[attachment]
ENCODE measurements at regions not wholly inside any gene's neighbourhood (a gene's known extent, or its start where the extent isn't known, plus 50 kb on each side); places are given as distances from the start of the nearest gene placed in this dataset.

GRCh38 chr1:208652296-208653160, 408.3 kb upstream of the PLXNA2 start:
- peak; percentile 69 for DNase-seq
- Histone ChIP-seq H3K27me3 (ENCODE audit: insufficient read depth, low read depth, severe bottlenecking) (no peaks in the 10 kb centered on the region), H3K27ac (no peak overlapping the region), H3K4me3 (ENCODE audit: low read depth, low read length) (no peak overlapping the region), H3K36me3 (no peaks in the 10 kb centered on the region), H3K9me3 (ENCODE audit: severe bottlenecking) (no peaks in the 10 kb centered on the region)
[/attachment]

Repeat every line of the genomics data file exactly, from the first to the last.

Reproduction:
ENCODE measurements at regions not wholly inside any gene's neighbourhood (a gene's known extent, or its start where the extent isn't known, plus 50 kb on each side); places are given as distances from the start of the nearest gene placed in this dataset.

GRCh38 chr1:208652296-208653160, 408.3 kb upstream of the PLXNA2 start:
- peak; percentile 69 for DNase-seq
- Histone ChIP-seq H3K27me3 (ENCODE audit: insufficient read depth, low read depth, severe bottlenecking) (no peaks in the 10 kb centered on the region), H3K27ac (no peak overlapping the region), H3K4me3 (ENCODE audit: low read depth, low read length) (no peak overlapping the region), H3K36me3 (no peaks in the 10 kb centered on the region), H3K9me3 (ENCODE audit: severe bottlenecking) (no peaks in the 10 kb centered on the region)